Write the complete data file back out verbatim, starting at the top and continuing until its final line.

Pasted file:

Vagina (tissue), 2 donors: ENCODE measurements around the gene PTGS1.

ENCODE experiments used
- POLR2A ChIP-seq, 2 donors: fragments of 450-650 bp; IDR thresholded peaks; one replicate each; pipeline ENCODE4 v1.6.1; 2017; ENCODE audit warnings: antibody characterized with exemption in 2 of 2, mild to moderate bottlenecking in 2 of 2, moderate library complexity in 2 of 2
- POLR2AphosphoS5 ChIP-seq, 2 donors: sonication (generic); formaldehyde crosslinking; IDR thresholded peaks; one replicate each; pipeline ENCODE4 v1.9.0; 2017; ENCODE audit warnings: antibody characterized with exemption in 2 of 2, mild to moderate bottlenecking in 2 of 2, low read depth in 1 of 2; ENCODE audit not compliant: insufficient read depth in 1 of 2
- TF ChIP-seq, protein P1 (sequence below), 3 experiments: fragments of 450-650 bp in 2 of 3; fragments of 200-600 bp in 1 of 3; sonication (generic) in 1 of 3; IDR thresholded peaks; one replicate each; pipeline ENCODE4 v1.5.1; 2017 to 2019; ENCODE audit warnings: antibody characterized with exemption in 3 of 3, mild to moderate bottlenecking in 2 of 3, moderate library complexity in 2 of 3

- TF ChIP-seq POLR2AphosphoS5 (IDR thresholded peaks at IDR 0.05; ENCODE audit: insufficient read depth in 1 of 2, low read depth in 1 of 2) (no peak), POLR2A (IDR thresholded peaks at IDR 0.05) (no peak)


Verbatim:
Vagina (tissue), 2 donors: ENCODE measurements around the gene PTGS1.

ENCODE experiments used
- POLR2A ChIP-seq, 2 donors: fragments of 450-650 bp; IDR thresholded peaks; one replicate each; pipeline ENCODE4 v1.6.1; 2017; ENCODE audit warnings: antibody characterized with exemption in 2 of 2, mild to moderate bottlenecking in 2 of 2, moderate library complexity in 2 of 2
- POLR2AphosphoS5 ChIP-seq, 2 donors: sonication (generic); formaldehyde crosslinking; IDR thresholded peaks; one replicate each; pipeline ENCODE4 v1.9.0; 2017; ENCODE audit warnings: antibody characterized with exemption in 2 of 2, mild to moderate bottlenecking in 2 of 2, low read depth in 1 of 2; ENCODE audit not compliant: insufficient read depth in 1 of 2
- TF ChIP-seq, protein P1 (sequence below), 3 experiments: fragments of 450-650 bp in 2 of 3; fragments of 200-600 bp in 1 of 3; sonication (generic) in 1 of 3; IDR thresholded peaks; one replicate each; pipeline ENCODE4 v1.5.1; 2017 to 2019; ENCODE audit warnings: antibody characterized with exemption in 3 of 3, mild to moderate bottlenecking in 2 of 3, moderate library complexity in 2 of 3

- TF ChIP-seq POLR2AphosphoS5 (IDR thresholded peaks at IDR 0.05; ENCODE audit: insufficient read depth in 1 of 2, low read depth in 1 of 2) (no peak), POLR2A (IDR thresholded peaks at IDR 0.05) (no peak)